User login

Deep-Dishing Out Style

(October 2009) posted on Mon Oct 12, 2009

Harlan Graphics and FRCH partner on sumptuous graphics for Chi-nnati's restaurant.

click an image below to view slideshow

By MaryKate Moran

Who Doesn’t Love Pizza?
“This came from the notion of a reclaimed, repurposed billboard,” says Matt Wizinsky with FRCH. “We wanted something that created a message without being a [literal] sign.” Signage codes prevented putting actual words on the piece, so a mouth-watering solution was found. By creatively arranging pizza condiments to visually say “I love pizza,” the billboard became more of a decoration instead of a sign—as far as the city was concerned—and the restaurant was able to keep its big-city-inspired exterior.

To create the graphics, Harlan ran four 48 x 96-inch, 6mm-thick DiBond panels through its 4-color Inca Columbia printer producing four full-bleed prints; these were then covered with an enamel clearcoat and placed side by side.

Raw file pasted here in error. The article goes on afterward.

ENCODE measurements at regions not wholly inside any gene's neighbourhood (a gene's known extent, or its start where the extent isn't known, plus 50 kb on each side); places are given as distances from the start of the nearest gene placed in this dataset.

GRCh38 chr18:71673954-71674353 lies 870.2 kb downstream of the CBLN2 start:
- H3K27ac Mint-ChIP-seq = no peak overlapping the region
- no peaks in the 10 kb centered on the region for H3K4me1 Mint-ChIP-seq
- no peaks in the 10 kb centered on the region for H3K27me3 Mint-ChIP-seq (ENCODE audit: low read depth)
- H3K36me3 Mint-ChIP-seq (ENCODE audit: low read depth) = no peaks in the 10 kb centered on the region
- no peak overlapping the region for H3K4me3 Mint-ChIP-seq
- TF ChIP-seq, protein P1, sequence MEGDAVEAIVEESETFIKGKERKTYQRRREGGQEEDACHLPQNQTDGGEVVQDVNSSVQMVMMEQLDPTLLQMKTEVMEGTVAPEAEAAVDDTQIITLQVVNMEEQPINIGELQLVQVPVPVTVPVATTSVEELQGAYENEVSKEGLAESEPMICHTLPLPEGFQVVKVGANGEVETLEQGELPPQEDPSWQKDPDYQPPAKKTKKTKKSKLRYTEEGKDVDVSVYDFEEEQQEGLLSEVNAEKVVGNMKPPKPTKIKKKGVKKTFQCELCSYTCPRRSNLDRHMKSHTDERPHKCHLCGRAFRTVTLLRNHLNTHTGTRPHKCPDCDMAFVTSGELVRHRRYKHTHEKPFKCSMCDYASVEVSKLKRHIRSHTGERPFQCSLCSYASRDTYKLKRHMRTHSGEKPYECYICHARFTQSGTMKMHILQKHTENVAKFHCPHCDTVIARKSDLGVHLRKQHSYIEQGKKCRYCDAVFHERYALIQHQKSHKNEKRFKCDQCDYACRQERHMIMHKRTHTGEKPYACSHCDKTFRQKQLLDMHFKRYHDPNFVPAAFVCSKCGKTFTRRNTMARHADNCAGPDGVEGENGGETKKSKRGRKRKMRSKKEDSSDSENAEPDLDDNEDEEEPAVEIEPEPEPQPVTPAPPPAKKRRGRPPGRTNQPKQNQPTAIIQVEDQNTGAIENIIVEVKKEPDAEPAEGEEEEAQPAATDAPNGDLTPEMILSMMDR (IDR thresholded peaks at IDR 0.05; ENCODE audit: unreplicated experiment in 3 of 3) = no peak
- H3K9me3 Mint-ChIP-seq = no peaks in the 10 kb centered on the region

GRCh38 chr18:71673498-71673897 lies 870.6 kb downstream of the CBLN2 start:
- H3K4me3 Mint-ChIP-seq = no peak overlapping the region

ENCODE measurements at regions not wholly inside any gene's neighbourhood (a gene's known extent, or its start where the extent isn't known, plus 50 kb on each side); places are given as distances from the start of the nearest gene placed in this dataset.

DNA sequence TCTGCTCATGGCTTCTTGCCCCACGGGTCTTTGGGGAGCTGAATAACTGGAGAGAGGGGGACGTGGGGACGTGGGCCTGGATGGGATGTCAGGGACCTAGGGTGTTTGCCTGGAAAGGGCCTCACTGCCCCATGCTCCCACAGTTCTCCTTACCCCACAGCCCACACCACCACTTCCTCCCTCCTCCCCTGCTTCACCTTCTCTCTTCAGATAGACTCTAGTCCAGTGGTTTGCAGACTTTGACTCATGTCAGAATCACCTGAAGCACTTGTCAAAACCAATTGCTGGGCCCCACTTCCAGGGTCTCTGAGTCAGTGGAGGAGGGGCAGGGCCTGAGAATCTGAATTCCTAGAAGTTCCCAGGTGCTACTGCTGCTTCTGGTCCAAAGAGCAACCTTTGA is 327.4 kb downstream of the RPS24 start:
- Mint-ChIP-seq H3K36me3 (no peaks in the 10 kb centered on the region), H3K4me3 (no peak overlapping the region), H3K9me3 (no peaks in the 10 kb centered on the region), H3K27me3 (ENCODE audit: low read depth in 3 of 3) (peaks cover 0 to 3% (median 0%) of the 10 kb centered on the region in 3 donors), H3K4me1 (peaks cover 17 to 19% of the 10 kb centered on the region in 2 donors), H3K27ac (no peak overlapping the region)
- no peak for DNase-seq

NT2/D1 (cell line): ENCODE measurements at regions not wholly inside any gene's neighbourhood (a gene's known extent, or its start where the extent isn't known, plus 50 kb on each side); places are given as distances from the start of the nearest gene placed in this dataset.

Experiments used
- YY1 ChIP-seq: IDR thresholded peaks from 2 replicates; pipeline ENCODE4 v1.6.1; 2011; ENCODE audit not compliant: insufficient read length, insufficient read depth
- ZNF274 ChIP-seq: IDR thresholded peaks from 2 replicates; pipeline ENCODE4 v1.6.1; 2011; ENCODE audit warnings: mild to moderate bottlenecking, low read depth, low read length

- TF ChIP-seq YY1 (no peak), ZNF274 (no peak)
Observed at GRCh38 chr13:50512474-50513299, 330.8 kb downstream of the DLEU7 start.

Harlan also fabricated and installed the custom-welded aluminum building frame, which arrived onsite pre-built. After the frame was bolted to the building, the four panels were slid into a channel in the frame and bolted into place.

Found Type Funk
The welcome sign behind the hostess stand started out life as two different pieces. When budget concerns arose, however, instead of scrapping one of the pieces, the two pieces were redesigned into one.

The mural art in the background was created by layering and color correcting high-resolution images and typography in Adobe Photoshop and Illustrator. Harlan used its EFI Vutek PressVu UV 320/400 to print onto 13-ounce Fredrix 1008 Solvent Polyflax Canvas wall vinyl. Aside from merging beloved icons from each city, the mural’s background name-drops Cincinnati and Chicago neighborhoods.

The found-type pieces in the foreground were also digitally printed. Harlan ran 12 x 12 inch x 1/2-mil aluminum pieces through an HP Scitex FB6700 flatbed, then attached them to plywood pieces. These were finished with an enamel clearcoat and cleat-mounted to the mural. The type, says Wizinsky, mimics lettering from old warehouses in both cities, one of many nods to their industrial backgrounds.

A separate company created the wooden enclosure for the stand, and the Harlan crew installed the sign in two steps. The mural was put in place, left to sit for a day, then the team installed the printed type and pin-mounted the dimensional, white “Welcome.”

Photos like these are displayed in groups around the restaurant, and are used to tie together the various interior elements.